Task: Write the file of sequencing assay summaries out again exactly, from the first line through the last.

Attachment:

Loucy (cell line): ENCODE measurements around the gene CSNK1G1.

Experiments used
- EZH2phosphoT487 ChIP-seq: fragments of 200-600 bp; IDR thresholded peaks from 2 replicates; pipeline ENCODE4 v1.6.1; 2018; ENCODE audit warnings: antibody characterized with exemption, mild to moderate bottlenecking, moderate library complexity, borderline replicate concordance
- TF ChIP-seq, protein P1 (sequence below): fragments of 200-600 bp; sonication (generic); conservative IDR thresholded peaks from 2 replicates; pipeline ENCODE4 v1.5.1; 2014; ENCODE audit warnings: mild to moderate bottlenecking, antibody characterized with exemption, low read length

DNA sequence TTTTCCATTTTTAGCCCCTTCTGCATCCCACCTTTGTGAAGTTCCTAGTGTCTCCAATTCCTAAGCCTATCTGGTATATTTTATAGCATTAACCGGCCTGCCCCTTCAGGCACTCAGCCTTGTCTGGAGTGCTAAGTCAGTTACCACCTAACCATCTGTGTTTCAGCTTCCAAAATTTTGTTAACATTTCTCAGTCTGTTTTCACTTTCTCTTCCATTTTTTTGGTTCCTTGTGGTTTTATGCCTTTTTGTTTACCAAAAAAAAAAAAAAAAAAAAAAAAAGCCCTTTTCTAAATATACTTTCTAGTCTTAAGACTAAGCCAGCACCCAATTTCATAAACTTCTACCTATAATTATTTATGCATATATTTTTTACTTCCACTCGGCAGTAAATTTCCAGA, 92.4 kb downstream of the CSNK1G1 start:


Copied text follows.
Loucy (cell line): ENCODE measurements around the gene CSNK1G1.

Experiments used
- EZH2phosphoT487 ChIP-seq: fragments of 200-600 bp; IDR thresholded peaks from 2 replicates; pipeline ENCODE4 v1.6.1; 2018; ENCODE audit warnings: antibody characterized with exemption, mild to moderate bottlenecking, moderate library complexity, borderline replicate concordance
- TF ChIP-seq, protein P1 (sequence below): fragments of 200-600 bp; sonication (generic); conservative IDR thresholded peaks from 2 replicates; pipeline ENCODE4 v1.5.1; 2014; ENCODE audit warnings: mild to moderate bottlenecking, antibody characterized with exemption, low read length

DNA sequence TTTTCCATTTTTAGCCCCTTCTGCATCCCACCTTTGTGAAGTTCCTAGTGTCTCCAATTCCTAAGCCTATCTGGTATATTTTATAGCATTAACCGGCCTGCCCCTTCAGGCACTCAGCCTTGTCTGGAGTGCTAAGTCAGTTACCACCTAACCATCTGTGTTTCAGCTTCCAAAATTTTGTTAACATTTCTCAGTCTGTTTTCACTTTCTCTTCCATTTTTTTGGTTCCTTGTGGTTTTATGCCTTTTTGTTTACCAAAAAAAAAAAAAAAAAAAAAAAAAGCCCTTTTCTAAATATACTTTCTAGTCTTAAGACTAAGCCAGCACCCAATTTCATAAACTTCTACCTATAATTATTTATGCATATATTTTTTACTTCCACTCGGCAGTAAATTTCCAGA, 92.4 kb downstream of the CSNK1G1 start: